ADVERTISEMENT


ADVERTISEMENT


ADVERTISEMENT


FEATURED JOBS



Share on Facebook
Share on Twitter
Delicious
E-mail this article
Print this Article
advertisement

Viewing the collection

The Regina Hammett papers may be viewed by students and the public at St. Mary’s College of Maryland’s archives Tuesday through Thursday from 9 a.m. to noon and 1 to 5 p.m. or by appointment. Call archivist Kent Randell at 240-895-4196.

Four years after her death, the historical archive and papers of Regina Combs Hammett have been donated to St. Mary’s College of Maryland for preservation and cataloging.

Hammett, the official historian of St. Mary’s County from 1988 to 2010, wrote “History of St. Mary’s County, Maryland 1634-1990,” and was editor of the Chronicles of St. Mary’s for 12 years. She graduated from St. Mary’s College in 1964 when it was still a junior college and returned to earn a bachelor’s degree in history in 1972 at the age of 42.

Among the 12 feet of materials donated to the college by Hammett’s family are her notes and files compiled for researching her book and more raw files that were to be used for a second book, about the old one- and two-room schoolhouses of St. Mary’s County.

Hammett’s archives will be catalogued and the public is welcome to exam her papers at the archives office at St. Mary’s College. “We’re going to err on the side of too much access,” said Kent Randell, St. Mary’s College archivist.

In opening one of several boxes of notes and files in his office on the lower level of Calvert Hall, he said, “It is really quite random. Twelve feet of dense, valuable stuff.” There are 12 one-foot boxes of material and in calling it dense, Randell said it means “it’s all usable.”

In just one box about local schools there were enrollment records, class photos with names included from the 1920s and random miscellaneous notes on the numerous small schoolhouses that once dotted the crossroads of the county.

Randell estimated cataloguing Hammett’s archives would be an 80-hour project. He has three students available to assist him in the work. “And we’ll do only this,” Randell said. “And then having the student help, you can plow through so much work.”

When the work is done, subject files and old photos will be posted on the college’s archives website, Randell said.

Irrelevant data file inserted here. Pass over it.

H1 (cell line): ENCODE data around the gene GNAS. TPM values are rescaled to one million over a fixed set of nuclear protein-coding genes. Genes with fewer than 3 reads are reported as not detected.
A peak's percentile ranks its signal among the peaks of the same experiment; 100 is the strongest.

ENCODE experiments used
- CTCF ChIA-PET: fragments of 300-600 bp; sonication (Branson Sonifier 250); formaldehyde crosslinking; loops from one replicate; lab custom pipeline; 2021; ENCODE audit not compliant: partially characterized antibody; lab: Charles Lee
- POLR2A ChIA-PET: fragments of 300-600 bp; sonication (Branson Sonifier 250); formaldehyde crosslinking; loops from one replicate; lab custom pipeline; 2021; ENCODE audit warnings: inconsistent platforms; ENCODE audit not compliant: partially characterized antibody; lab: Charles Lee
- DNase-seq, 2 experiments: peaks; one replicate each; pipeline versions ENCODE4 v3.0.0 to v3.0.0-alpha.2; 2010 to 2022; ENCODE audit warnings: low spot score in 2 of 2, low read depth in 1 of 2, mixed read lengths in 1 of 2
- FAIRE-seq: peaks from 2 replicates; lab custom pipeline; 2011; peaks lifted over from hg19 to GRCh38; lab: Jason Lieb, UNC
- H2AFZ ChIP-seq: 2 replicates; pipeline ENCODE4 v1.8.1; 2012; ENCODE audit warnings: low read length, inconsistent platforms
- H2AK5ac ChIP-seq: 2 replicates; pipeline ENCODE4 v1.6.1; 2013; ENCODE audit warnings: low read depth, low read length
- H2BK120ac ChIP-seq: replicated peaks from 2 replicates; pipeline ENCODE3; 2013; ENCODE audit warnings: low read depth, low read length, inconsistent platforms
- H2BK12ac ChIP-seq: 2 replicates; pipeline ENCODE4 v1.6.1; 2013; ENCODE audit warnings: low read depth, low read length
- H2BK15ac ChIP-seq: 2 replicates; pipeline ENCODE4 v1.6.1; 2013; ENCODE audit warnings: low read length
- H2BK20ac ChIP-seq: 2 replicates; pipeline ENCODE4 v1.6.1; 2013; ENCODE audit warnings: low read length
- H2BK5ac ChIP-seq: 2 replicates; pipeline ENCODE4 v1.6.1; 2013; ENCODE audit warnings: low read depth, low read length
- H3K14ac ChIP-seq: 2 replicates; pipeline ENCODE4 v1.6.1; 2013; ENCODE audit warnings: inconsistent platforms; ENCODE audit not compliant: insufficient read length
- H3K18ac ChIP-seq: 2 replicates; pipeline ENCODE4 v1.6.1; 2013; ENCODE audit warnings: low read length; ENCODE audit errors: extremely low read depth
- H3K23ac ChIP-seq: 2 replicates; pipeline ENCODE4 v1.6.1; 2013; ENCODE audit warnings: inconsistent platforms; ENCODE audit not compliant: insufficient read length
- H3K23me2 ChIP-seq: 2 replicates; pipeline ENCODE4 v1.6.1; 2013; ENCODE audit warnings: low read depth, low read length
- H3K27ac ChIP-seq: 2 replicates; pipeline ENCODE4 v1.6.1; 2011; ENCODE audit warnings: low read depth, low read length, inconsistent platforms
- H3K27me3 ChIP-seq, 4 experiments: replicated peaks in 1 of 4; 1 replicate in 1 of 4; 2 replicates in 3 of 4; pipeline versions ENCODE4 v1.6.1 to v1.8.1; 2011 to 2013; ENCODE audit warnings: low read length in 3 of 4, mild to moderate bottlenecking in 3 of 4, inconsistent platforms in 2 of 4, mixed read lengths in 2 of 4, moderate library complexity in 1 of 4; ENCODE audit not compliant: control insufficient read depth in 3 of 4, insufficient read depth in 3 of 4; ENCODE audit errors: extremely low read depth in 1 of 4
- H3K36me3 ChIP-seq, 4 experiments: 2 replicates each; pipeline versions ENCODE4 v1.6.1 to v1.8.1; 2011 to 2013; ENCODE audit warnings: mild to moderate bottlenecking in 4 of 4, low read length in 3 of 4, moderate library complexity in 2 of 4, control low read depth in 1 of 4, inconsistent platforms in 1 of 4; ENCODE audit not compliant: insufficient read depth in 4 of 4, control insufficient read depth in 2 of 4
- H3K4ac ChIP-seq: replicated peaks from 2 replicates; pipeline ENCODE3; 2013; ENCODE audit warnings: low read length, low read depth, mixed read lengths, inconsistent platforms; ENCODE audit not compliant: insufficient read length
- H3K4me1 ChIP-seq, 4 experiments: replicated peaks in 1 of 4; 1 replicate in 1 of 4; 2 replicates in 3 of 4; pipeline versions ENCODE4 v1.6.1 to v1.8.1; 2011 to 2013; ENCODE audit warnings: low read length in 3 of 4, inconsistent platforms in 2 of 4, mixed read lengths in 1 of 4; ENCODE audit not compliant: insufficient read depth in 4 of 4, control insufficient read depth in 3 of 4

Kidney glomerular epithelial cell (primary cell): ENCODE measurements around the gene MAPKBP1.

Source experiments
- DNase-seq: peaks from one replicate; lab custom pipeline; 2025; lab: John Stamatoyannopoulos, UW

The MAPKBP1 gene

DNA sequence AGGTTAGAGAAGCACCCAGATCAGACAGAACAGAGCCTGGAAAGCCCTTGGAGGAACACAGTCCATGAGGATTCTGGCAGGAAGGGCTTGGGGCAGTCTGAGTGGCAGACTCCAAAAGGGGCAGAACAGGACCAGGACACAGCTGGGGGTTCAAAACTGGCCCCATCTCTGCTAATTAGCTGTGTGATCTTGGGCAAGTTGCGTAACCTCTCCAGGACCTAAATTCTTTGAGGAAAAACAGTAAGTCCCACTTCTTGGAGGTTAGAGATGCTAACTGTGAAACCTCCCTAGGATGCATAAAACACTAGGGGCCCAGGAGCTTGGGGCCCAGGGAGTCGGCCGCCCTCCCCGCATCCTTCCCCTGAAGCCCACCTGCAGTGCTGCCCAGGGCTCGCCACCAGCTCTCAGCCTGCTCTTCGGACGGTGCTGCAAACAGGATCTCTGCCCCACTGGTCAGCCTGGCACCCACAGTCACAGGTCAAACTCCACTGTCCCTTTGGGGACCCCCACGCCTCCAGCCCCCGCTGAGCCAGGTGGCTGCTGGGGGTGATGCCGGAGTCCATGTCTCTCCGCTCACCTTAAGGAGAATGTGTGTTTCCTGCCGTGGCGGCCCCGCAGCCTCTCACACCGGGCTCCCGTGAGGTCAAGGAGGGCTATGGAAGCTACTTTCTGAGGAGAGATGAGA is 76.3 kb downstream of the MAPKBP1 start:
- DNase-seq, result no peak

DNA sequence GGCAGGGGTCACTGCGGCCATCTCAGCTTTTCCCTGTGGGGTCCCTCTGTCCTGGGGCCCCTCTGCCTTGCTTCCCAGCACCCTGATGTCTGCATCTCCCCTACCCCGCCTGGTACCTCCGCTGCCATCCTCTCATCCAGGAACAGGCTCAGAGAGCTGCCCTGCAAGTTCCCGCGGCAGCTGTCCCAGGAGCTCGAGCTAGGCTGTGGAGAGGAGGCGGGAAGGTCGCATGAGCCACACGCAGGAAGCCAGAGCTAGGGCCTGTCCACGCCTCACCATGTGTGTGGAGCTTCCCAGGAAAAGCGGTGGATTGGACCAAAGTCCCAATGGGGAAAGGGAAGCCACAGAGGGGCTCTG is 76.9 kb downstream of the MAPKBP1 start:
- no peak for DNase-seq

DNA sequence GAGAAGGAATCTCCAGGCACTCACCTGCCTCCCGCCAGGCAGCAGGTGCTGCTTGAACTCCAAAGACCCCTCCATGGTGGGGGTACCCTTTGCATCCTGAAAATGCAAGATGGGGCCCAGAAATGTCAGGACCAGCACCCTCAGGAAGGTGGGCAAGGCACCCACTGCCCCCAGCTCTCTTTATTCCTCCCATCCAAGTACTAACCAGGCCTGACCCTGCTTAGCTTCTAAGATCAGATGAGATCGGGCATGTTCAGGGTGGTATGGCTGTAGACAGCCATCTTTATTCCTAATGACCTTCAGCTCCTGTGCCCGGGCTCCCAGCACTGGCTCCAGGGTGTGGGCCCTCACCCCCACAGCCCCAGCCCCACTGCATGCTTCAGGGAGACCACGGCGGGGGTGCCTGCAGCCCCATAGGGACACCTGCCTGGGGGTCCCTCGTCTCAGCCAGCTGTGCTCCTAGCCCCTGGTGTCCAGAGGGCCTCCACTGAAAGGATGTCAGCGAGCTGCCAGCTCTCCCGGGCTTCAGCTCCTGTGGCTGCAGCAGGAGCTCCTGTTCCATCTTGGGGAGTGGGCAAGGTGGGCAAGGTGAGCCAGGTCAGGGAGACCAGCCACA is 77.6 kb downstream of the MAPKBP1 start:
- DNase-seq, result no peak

The papers themselves will be stored in a climate-controlled environment with fire suppression at the college’s archives.

Hammett’s son, Donnie Hammett, said, “There were several worthy goals for the papers, but St. Mary’s College seemed to have the best resources for cataloguing, caring for, storing and making available electronically to every body who wanted to delve in ... for what Mom had compiled together.

“The college has access to student, or paid help and professional help to catalogue and better organize,” he said. “Mom knew what she had and what it was but it wasn’t in such a way as the college would be able to do. We decided that would be the best hold for it.”

Randell said of Hammett’s history book, “It’s really a reference book. I always have it at arm’s reach.” As part of her research, Hammett collected small publications that were only printed and distributed on a limited basis, like church histories. “It’s a pretty complete collection of little publications,” he said.

After Hammett died in April 2010 at the age of 80, John Hanson Briscoe, then president of the St. Mary’s County Historical Society, wrote in the Chronicles of St. Mary’s, “Whenever we have to find an answer to a question about the history of the county, we turn to the ‘red book’ on our bookshelves, close by on top of our desk, or on the table beside our bed.”

Donnie Hammett said, “I’m still finding things as recently as two days ago,” in his mother’s collection, which he took to the college.

jbabcock@somdnews.com